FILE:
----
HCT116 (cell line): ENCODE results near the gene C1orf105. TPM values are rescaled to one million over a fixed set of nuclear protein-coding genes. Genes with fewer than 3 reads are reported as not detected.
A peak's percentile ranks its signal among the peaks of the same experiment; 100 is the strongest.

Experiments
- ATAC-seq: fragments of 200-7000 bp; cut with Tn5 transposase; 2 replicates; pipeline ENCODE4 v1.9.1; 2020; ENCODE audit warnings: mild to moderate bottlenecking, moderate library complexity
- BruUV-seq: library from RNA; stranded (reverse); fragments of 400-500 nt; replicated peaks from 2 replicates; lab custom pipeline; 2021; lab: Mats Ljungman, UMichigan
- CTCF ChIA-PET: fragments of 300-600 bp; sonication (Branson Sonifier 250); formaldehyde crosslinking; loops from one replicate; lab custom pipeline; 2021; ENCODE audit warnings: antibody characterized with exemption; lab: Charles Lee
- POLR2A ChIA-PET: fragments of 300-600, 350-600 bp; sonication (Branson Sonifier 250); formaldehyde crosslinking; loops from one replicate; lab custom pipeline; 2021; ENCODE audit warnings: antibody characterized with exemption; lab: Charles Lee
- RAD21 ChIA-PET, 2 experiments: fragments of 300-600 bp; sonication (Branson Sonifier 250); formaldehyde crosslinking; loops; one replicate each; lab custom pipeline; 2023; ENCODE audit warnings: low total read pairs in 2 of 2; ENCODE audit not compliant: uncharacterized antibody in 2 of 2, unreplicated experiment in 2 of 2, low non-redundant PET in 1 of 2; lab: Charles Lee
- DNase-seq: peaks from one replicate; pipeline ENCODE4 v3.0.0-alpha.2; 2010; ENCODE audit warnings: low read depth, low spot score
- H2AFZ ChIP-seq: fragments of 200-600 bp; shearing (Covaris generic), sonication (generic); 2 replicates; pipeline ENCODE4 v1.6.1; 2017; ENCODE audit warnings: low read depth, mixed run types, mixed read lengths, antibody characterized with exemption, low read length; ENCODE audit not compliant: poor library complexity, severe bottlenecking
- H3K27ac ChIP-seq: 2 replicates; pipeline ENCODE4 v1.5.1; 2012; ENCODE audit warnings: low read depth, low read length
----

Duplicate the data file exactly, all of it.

HCT116 (cell line): ENCODE results near the gene C1orf105. TPM values are rescaled to one million over a fixed set of nuclear protein-coding genes. Genes with fewer than 3 reads are reported as not detected.
A peak's percentile ranks its signal among the peaks of the same experiment; 100 is the strongest.

Experiments
- ATAC-seq: fragments of 200-7000 bp; cut with Tn5 transposase; 2 replicates; pipeline ENCODE4 v1.9.1; 2020; ENCODE audit warnings: mild to moderate bottlenecking, moderate library complexity
- BruUV-seq: library from RNA; stranded (reverse); fragments of 400-500 nt; replicated peaks from 2 replicates; lab custom pipeline; 2021; lab: Mats Ljungman, UMichigan
- CTCF ChIA-PET: fragments of 300-600 bp; sonication (Branson Sonifier 250); formaldehyde crosslinking; loops from one replicate; lab custom pipeline; 2021; ENCODE audit warnings: antibody characterized with exemption; lab: Charles Lee
- POLR2A ChIA-PET: fragments of 300-600, 350-600 bp; sonication (Branson Sonifier 250); formaldehyde crosslinking; loops from one replicate; lab custom pipeline; 2021; ENCODE audit warnings: antibody characterized with exemption; lab: Charles Lee
- RAD21 ChIA-PET, 2 experiments: fragments of 300-600 bp; sonication (Branson Sonifier 250); formaldehyde crosslinking; loops; one replicate each; lab custom pipeline; 2023; ENCODE audit warnings: low total read pairs in 2 of 2; ENCODE audit not compliant: uncharacterized antibody in 2 of 2, unreplicated experiment in 2 of 2, low non-redundant PET in 1 of 2; lab: Charles Lee
- DNase-seq: peaks from one replicate; pipeline ENCODE4 v3.0.0-alpha.2; 2010; ENCODE audit warnings: low read depth, low spot score
- H2AFZ ChIP-seq: fragments of 200-600 bp; shearing (Covaris generic), sonication (generic); 2 replicates; pipeline ENCODE4 v1.6.1; 2017; ENCODE audit warnings: low read depth, mixed run types, mixed read lengths, antibody characterized with exemption, low read length; ENCODE audit not compliant: poor library complexity, severe bottlenecking
- H3K27ac ChIP-seq: 2 replicates; pipeline ENCODE4 v1.5.1; 2012; ENCODE audit warnings: low read depth, low read length